Caragana arborescens is a deciduous shrub or small tree native to Siberia. It has bright-green foliage and a columnar or rounded form and reaches heights up to 20 feet. Several different diseases infect caragana shrubs.
A variety of different fungi cause leaf spot infections in caragana shrubs. Fungi and bacteria both cause branch cankers, while different fungal infections result in stem decay.
Caragana shrubs that are infected with leaf spot develop circular spots with dark edges on the foliage. Shrubs may lose their leaves during wet weather. Branch cankers are sunken areas of diseased bark that form on caragana branches. Infected branches lose their leaves. Severe infections result in branch dieback or shrub death. Stem decay fungi break down the cell walls inside the wood, causing wood rot. Mushrooms or bracket-like growths called conks from on the outside of the plant.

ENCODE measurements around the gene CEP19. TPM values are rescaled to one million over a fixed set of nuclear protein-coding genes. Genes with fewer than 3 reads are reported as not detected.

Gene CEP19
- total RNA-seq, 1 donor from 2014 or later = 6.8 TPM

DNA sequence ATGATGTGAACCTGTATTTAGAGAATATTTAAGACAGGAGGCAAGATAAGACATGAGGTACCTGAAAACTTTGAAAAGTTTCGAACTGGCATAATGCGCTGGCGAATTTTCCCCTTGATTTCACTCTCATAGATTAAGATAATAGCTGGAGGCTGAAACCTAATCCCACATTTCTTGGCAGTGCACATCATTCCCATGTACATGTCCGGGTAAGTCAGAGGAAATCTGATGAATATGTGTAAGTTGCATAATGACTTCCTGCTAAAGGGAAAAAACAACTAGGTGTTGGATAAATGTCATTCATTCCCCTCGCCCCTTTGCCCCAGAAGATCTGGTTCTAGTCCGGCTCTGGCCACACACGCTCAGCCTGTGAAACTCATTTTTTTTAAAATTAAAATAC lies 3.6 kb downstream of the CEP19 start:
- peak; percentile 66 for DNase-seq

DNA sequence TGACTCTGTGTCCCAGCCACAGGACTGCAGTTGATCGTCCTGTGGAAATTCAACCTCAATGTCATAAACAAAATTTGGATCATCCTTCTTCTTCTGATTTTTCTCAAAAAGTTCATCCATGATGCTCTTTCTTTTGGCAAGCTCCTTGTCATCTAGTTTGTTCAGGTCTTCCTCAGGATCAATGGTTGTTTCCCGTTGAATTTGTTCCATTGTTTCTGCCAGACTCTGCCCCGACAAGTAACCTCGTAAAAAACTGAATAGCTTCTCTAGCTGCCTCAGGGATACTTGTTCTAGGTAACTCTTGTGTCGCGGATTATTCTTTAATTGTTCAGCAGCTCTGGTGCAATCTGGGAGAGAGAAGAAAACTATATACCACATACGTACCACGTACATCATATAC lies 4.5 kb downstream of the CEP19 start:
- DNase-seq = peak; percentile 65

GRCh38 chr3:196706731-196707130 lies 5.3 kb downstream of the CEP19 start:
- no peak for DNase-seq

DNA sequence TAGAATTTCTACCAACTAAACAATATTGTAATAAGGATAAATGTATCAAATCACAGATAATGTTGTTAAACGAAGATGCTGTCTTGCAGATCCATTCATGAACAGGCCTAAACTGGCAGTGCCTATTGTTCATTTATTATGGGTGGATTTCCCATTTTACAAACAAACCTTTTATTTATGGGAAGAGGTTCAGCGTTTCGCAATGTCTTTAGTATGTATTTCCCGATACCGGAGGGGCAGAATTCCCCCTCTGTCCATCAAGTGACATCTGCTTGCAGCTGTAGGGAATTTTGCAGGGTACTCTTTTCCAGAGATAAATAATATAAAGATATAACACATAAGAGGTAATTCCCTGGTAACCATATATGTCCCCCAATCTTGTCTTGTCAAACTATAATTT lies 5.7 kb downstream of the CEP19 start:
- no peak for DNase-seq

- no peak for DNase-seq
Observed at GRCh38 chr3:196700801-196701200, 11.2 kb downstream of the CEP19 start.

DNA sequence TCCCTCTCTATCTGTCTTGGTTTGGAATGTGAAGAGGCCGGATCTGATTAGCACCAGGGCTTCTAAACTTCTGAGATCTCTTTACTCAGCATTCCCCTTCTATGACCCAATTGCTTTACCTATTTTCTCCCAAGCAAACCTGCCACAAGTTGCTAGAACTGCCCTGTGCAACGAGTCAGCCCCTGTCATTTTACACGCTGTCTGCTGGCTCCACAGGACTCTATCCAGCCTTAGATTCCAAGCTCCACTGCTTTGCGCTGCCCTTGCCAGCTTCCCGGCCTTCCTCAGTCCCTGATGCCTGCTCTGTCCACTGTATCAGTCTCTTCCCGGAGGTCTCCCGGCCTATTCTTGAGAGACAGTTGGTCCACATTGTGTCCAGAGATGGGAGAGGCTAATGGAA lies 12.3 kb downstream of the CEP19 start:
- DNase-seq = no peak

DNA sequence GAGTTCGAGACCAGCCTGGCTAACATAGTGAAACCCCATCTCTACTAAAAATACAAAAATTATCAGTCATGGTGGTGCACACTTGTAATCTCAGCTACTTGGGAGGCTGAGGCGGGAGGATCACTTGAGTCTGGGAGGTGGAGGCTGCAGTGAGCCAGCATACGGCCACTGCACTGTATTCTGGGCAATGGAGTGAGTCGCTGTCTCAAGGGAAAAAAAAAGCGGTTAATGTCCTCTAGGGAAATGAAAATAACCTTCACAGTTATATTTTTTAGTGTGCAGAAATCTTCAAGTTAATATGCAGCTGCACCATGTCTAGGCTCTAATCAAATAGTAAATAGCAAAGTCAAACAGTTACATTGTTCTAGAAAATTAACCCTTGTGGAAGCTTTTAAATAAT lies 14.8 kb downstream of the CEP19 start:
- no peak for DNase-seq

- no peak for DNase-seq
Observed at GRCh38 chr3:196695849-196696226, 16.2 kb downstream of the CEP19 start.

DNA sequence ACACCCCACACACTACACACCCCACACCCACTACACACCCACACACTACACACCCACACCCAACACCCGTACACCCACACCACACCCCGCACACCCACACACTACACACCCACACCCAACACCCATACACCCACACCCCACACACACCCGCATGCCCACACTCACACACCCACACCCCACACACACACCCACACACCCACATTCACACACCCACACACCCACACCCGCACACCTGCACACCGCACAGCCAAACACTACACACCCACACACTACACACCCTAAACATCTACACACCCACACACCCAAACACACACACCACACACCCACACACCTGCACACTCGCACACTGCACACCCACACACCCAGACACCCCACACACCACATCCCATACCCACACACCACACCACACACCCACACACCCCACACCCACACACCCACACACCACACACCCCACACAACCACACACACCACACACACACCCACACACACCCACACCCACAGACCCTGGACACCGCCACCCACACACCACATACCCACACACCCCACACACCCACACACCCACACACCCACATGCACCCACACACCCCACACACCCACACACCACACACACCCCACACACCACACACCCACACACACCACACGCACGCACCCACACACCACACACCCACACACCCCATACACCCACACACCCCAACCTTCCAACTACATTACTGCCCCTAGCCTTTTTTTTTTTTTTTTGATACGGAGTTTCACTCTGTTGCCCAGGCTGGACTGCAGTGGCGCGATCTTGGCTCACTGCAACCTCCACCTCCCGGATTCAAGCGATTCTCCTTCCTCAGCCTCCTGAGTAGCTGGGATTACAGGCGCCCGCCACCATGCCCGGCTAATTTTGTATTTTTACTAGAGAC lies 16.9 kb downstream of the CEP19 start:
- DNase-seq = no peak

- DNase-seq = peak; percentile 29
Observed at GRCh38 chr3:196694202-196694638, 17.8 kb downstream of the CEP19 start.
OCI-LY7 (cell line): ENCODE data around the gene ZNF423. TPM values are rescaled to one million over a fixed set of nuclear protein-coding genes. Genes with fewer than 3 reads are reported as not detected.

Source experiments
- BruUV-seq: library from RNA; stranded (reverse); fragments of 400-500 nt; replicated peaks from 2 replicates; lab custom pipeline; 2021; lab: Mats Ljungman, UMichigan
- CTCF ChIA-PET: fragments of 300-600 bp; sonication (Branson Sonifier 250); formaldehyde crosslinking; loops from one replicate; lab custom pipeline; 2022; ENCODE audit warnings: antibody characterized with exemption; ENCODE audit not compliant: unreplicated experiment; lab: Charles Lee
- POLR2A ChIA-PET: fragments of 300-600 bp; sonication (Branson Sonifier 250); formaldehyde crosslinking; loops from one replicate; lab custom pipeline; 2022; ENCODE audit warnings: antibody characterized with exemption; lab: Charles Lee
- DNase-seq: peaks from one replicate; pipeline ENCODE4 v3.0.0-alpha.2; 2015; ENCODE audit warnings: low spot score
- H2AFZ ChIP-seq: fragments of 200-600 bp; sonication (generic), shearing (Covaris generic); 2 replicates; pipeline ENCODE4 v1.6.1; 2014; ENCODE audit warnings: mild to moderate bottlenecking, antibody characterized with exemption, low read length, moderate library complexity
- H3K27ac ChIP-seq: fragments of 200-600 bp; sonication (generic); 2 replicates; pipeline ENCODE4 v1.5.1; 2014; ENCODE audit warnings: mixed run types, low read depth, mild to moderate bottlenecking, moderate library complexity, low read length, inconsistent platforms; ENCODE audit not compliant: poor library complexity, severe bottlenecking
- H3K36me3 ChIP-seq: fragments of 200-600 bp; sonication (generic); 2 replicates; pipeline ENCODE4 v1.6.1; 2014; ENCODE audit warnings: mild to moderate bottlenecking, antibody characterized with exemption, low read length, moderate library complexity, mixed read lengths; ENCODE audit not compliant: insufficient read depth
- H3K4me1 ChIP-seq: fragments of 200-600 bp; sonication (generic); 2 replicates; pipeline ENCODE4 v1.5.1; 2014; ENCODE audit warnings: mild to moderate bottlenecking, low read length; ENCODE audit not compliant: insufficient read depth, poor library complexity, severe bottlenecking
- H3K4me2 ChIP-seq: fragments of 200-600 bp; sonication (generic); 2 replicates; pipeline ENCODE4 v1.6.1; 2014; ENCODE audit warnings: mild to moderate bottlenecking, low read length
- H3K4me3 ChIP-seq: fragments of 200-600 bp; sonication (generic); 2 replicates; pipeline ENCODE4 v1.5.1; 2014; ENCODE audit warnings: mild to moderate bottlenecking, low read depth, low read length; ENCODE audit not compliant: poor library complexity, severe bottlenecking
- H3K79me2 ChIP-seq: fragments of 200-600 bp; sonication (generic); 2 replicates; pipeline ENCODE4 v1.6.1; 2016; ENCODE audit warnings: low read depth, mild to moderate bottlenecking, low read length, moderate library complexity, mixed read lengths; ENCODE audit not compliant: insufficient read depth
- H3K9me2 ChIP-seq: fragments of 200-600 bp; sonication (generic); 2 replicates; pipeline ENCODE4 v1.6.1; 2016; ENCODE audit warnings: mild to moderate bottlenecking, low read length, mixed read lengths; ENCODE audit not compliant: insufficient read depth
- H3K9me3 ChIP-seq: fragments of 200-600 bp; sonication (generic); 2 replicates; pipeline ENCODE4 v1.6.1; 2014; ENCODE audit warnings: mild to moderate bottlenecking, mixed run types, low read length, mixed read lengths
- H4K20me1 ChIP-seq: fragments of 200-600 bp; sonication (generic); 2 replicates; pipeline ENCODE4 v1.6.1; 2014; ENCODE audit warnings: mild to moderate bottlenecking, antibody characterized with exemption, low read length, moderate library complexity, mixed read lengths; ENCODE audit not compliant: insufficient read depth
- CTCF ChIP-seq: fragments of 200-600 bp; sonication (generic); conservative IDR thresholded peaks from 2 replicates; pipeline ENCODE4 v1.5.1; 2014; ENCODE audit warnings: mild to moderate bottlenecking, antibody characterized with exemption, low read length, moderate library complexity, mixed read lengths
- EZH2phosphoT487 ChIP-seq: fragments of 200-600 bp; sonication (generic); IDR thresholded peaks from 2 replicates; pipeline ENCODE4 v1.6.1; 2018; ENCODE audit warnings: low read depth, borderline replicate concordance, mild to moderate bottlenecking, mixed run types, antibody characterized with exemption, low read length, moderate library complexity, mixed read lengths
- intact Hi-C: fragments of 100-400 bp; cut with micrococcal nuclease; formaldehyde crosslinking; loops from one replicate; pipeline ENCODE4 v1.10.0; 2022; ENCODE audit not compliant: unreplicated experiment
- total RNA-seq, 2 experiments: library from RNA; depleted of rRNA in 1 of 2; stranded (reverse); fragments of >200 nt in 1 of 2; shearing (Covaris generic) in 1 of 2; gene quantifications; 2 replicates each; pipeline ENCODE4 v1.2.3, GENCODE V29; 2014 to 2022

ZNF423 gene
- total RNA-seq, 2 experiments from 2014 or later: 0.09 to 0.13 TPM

Chemical controls are rarely necessary for leaf spot. The University of Minnesota Extension website recommends watering shrubs less often if leaf spot appears, and then only watering the plants near the base. You can control branch cankers by pruning out the canker as well as the surrounding plant material. Be sure to disinfect your tools between cuts to prevent spreading the fungus to other plants. Watering and fertilizing shrubs to keep them in good vigor helps to prevent stem decay.